This is a work of fiction.
Any resemblance to
real persons living or dead
and purely coincidental.
This is a work.
there was a girl who was quiet and got good grades and was editor of the school newspaper. she tried to kill herself when she was about 13. the reason is fairly irrelevant, but that's where the story begins.
the girl’s mother, worried and unsure of what to do after her daughter's attempted suicide, talked to her best friend charles, a social worker, who in turn mentioned it to his lover michael, another social worker. michael, being a bit nosy and thinking he was doing someone a favor (though years later, the girl's still not clear who), gave his buddy at the school district a call but didn't tell the girl's mother.
the girl was sitting in the auditorium in her 100-person history class when emily gold, the "trust" counselor, walked in. everyone knew that the trust counselor came for the kids who had problems. and the girl was humiliated as mr. bronstein, her teacher, pointed her out and the trust counselor marched her out while everyone looked on.
it was ironic that ms. gold was called a trust counselor, since it was michael's meddling that had led to this meeting. but, alas, the irony does not end there.
back in ms. gold's office, the grilling/therapy session began. time seemed to be slowing down.
"so, i hear you tried to kill yourself."
"and i understand that your mother is a lesbian?"
embarrassed, frightened, and bewildered by the questions, and unsure whether she should say anything at all (but it's an authority figure -- she thought -- i have to tell her what she wants to know), the girl turned herself off and submitted to the examination.
a few days after the the trust counselor took her out of class, the girl was sitting in her french class, taught by ms. muskat, who also taught journalism and was the sponsor of the school paper. (yes, they did call her muskrat behind her back. wouldn't you?) the door opened, and in walked mr. peter colman, everyone's favorite science teacher.
mr. colman was a favorite because he cursed a lot and made crass jokes in class and had a partially-dressed and be-wigged skeleton at the back of the room named "anna rexia." and, like ms. muskat, mr. colman was involved in various extracurricular activities at the school. he ran the science bowl and sponsored the junior national honor society.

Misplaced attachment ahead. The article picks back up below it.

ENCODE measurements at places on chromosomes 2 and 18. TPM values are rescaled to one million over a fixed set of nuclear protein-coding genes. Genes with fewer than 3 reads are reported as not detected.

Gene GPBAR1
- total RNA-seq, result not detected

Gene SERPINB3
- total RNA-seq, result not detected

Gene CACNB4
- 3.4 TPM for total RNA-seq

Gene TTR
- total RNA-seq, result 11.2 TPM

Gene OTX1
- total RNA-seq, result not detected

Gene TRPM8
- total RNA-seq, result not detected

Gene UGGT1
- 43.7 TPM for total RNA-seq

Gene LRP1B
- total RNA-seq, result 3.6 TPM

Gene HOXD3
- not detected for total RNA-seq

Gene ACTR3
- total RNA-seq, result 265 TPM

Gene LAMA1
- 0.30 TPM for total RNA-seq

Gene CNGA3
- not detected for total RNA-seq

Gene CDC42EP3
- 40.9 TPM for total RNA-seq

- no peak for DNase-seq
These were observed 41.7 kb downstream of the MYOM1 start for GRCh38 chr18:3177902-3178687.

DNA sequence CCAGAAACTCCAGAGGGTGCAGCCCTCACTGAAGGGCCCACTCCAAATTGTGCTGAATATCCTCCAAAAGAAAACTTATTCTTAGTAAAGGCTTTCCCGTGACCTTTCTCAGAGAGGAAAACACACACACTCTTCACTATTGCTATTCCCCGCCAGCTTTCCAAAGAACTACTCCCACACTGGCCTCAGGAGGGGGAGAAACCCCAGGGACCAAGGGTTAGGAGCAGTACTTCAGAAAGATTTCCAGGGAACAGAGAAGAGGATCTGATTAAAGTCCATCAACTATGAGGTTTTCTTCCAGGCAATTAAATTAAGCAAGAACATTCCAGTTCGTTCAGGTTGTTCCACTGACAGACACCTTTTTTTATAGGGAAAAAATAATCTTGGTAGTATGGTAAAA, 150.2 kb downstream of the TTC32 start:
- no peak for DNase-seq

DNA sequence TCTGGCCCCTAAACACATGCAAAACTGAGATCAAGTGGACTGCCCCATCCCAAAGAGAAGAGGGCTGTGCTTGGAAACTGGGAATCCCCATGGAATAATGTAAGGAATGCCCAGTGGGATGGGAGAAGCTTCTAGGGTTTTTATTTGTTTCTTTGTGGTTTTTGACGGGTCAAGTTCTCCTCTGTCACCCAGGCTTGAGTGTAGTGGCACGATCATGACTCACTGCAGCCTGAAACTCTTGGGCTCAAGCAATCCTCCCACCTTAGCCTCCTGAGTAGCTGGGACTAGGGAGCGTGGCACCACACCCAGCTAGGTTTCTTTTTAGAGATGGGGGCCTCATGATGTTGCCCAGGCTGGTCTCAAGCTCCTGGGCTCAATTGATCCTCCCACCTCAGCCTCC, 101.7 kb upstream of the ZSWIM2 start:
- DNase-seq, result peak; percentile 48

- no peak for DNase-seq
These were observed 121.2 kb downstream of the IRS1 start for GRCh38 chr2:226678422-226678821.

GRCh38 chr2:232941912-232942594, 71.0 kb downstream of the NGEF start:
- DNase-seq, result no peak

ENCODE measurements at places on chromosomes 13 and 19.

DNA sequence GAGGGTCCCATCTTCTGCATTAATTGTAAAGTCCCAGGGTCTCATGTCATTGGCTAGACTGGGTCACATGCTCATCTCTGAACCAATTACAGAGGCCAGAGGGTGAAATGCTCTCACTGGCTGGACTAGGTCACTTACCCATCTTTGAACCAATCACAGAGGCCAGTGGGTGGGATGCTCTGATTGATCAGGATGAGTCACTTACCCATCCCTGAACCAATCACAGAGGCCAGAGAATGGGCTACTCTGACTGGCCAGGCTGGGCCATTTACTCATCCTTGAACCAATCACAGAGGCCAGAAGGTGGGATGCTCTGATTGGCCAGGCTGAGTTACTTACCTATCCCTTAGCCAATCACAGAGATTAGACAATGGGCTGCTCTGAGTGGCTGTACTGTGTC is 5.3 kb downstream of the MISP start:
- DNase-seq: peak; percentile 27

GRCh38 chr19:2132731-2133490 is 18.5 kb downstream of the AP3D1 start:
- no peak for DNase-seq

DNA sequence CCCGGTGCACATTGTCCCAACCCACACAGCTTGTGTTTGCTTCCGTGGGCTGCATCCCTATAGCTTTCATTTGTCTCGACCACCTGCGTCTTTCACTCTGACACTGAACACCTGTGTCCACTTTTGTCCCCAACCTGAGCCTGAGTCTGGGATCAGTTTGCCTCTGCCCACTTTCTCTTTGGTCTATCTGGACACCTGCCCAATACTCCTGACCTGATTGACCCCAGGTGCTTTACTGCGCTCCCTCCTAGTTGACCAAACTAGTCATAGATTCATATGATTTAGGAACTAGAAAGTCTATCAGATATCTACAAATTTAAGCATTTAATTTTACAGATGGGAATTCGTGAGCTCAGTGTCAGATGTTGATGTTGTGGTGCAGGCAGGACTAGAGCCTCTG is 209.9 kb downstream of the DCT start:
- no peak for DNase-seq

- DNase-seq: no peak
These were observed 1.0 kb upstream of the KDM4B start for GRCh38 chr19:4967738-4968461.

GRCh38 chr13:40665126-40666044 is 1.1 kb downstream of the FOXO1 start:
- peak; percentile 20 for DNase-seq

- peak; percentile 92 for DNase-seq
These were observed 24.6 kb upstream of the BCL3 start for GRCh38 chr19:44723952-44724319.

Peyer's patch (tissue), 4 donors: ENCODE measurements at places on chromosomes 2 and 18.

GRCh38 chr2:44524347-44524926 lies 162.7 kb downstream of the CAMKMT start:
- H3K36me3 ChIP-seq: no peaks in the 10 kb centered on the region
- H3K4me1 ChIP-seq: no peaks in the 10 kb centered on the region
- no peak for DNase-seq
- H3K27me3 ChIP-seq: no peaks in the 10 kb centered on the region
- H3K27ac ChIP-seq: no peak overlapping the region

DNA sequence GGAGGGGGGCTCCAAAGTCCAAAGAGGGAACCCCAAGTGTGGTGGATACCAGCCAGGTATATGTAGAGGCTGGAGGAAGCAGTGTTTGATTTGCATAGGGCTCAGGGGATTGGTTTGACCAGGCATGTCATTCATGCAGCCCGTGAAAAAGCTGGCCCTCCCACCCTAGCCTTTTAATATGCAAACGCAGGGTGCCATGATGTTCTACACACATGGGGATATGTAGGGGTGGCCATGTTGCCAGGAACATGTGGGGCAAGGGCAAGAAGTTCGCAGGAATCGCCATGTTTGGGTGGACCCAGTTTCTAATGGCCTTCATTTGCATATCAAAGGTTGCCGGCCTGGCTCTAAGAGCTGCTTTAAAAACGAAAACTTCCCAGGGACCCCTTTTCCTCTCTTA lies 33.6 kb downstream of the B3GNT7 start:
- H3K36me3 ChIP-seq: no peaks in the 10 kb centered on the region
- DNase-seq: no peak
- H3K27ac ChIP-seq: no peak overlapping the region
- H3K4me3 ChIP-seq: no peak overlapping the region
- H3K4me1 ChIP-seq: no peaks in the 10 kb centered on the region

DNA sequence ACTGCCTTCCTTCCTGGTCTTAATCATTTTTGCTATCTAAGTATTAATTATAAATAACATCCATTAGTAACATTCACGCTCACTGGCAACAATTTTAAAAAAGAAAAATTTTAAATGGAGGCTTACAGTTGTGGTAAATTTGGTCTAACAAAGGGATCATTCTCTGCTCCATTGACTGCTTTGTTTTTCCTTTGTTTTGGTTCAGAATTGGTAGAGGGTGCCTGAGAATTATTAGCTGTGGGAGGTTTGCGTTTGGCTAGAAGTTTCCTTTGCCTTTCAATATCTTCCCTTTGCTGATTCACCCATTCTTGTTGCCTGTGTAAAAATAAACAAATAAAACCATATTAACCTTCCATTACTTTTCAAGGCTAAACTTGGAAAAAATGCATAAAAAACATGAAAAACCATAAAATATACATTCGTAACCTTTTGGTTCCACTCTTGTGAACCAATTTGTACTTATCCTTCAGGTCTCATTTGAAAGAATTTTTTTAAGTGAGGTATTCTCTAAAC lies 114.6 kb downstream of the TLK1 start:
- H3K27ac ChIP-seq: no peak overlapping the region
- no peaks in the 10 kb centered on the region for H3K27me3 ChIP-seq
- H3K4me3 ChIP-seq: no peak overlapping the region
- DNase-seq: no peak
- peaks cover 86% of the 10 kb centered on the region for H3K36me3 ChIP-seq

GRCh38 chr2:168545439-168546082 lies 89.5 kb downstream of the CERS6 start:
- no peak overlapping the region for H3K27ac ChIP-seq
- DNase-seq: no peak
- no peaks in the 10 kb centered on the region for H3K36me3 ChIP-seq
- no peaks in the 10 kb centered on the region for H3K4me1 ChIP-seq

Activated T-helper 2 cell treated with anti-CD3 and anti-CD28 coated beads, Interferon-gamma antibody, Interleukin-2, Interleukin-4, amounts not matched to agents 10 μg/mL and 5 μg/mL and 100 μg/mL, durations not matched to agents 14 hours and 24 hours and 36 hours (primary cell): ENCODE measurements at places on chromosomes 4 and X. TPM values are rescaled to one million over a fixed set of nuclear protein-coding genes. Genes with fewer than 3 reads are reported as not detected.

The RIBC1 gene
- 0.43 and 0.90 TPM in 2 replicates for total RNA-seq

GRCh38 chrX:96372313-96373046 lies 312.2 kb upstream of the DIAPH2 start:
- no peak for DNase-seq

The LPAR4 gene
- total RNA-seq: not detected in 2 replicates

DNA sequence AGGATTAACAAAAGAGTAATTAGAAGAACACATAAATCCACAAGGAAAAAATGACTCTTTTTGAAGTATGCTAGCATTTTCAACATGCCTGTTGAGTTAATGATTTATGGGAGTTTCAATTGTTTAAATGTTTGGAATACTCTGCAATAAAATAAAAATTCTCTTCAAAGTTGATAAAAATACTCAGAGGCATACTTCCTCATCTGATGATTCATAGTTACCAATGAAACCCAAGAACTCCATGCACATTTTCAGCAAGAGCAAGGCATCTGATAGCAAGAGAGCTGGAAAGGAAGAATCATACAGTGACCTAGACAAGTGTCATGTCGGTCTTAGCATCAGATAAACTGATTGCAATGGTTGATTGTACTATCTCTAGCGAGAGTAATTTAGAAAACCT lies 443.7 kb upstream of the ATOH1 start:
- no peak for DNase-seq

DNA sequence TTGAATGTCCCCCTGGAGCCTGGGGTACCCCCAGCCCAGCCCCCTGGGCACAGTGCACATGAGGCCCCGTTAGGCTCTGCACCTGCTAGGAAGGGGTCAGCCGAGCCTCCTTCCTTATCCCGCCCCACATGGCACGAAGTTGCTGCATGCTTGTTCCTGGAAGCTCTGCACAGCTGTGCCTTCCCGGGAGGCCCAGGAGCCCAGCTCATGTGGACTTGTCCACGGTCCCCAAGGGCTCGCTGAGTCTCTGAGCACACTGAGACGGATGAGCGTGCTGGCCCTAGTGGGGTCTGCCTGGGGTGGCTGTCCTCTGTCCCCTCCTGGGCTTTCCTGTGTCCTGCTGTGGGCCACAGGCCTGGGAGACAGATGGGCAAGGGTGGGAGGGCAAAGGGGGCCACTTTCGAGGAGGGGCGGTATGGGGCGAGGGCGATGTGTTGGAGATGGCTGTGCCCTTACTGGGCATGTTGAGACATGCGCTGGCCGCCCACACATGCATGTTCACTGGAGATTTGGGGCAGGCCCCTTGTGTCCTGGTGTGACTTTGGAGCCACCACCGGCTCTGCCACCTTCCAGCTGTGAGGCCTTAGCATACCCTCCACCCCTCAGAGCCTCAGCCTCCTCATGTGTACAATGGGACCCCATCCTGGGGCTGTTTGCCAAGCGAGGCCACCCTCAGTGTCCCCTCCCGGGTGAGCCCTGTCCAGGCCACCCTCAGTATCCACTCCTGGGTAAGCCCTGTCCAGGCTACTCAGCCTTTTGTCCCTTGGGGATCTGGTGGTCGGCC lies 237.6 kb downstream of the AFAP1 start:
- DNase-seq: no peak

"this is my free period," mr. colman informed ms. muskat. he asked if the girl could come by his classroom now to get a list of names for the article she was writing about the honor society nominees.
"sure, no problem," ms. muskat said.
"can jessica come?" she asked. her best friend jessica didn't write for the paper but was in the same french class.
"no, i think you can go by yourself," ms. muskat replied.
the girl smiled apologetically at her friend and followed mr. colman to the science wing, excited to get out of class for a few minutes.
the only time she can remember her mother going to parents' night was early on in eighth grade. she remembers her mother talking to mr. colman, everyone's favorite science teacher. she remembers being excited that her mother was going to meet him.
"you know," he boomed, "some people say you can't teach minorities. but i can. she's proof."
"yes, well," her mother said pausing, eyeing him suspiciously. "i know my daughter's very smart. and she always has been."
"of course," he offered with a smile. "and she's a delight to have in class."
real persons living or dead.
when mr. colman and the girl got to his classroom, he went over to his desk and shuffled through stacks of paper.
"okay, where did i put all the honor society stuff?" he asked himself aloud. "ah, here. i think this is what you need," he said, pushing a manila folder towards her.
while she flipped through the papers, he moved around the desk and stood beside her.
"you know," mr. colman said, "i was talking to ms. gold."
the girl didn't look at him, her face burning as the words dripped through her like molasses. time was slowing down.
"you know, when i was a kid, my mother had a lot of lady friends over a lot." his hand was on her shoulder, and then her back, and then her other shoulder.
"i always thought they were just friends," he said. "if you'd like to talk to me about anything, you know you can trust me." his hand moved down past her collar bone.
she turned herself off and submitted to the examination.